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Oil demand to rise in China, says CTO of Saudi Aramco

(China Daily) Updated: 2015-09-09 10:48

Oil demand to rise in China, says CTO of Saudi Aramco

Ahmad Khowaiter, Chief Technology Officer, Saudi Aramco

Editor's note: At the World Economic Forum's three-day meeting in Dalian, Liaoning province, China's economic growth is once again in the spotlight. More than 1,700 participants from 90 countries are attending "Summer Davos", opening on Wednesday, to chart a new course for growth as global recovery sinks into uncertainty. Before the conference began, business leaders from international companies shared their opinions with China Daily about China's economic prospects and what strategies they may take to readjust to the nation's new normal of growth.

Here are the excerpts from the interview:

1.Economic slowdown pressures have increased in China since the second half of 2014. During the first six months this year, GDP growth has fallen below 7 percent, while deflation pressures have risen in the manufacturing sector. Against this backdrop, what are the challenges that you have faced/continue to face in China, especially with regard to the business development strategy and actual operations?

Companies like Saudi Aramco make investments in the upstream and downstream oil and gas industry that take many years to complete and provide products to our customers for many decades. In our industry having a very long term perspective is essential. While there are certainly challenges in managing the short term business and economic issues facing China today, we are still very optimistic that the energy needed to fuel China's economic growth will continue to increase.

We believe there is great potential for us not only to supply energy in the form of crude oil to China but also to invest in converting this into useable fuel and petrochemicals products by investing locally in these industries. I should also note that we seek to ensure the investments we make improve the overall efficiency of the industry and have a minimal impact on the environment.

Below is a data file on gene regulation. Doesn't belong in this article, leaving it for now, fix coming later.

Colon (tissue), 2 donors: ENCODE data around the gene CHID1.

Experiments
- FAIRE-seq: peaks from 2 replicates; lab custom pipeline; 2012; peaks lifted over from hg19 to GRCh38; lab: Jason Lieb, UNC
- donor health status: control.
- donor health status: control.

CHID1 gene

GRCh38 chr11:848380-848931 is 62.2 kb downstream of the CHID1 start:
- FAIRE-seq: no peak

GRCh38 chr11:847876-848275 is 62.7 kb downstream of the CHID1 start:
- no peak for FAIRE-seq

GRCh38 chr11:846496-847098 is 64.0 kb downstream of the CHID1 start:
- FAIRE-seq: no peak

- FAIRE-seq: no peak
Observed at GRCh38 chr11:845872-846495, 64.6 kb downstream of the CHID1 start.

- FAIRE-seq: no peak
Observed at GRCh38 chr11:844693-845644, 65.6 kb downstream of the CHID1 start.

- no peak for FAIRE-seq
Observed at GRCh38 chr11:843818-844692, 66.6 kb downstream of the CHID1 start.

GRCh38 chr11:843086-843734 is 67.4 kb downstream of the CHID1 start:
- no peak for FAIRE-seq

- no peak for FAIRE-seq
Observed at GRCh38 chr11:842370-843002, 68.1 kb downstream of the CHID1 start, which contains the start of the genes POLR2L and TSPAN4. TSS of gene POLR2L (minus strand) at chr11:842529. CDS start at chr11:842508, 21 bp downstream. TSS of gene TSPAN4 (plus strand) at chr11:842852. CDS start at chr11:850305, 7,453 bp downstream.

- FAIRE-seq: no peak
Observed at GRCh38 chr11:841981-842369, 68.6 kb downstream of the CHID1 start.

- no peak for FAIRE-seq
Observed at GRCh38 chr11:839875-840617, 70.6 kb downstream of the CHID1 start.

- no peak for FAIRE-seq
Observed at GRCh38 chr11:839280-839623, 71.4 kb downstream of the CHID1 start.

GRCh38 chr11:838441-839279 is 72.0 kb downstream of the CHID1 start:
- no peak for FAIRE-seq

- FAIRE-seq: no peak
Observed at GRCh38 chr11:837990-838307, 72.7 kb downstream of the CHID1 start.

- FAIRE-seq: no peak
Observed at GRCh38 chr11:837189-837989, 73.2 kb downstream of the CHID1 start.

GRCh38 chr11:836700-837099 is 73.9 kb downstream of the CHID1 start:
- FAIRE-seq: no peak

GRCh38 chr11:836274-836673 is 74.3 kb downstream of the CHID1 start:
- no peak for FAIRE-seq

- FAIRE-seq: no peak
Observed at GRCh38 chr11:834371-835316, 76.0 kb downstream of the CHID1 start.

While the percentage GDP growth rate may low by historic Chinese standards; growing the world largest economy at 7 percent per year is still very impressive. We remain very positive about the future growth prospects of China and our business there.

2.How do you see the economic reforms unraveling further in China? What do you think are going to be the key takeaways from the ongoing reforms for your business?

Over the last three decades we have witnessed the reform process in China lead to the rapid economic growth that has positively impacted one sixth of the world's population. It is generally accepted that further economic reforms that support the adoption of advanced technologies and management techniques to promote efficiency and improve costs while protecting the environment will be needed to unlock the next stage of China's economic development.

Adopting reforms to encourage the right economic outcome through thoughtful regulation and positive incentives will be a challenge. In general, we believe promoting open and fair access that encourages competition, while making sure that social and environmental regulations are fully complied with will help China efficiently transform its economy over time.

Fortunately, China's leadership has a very good track record of making reforms that lead to positive economic and social outcomes.

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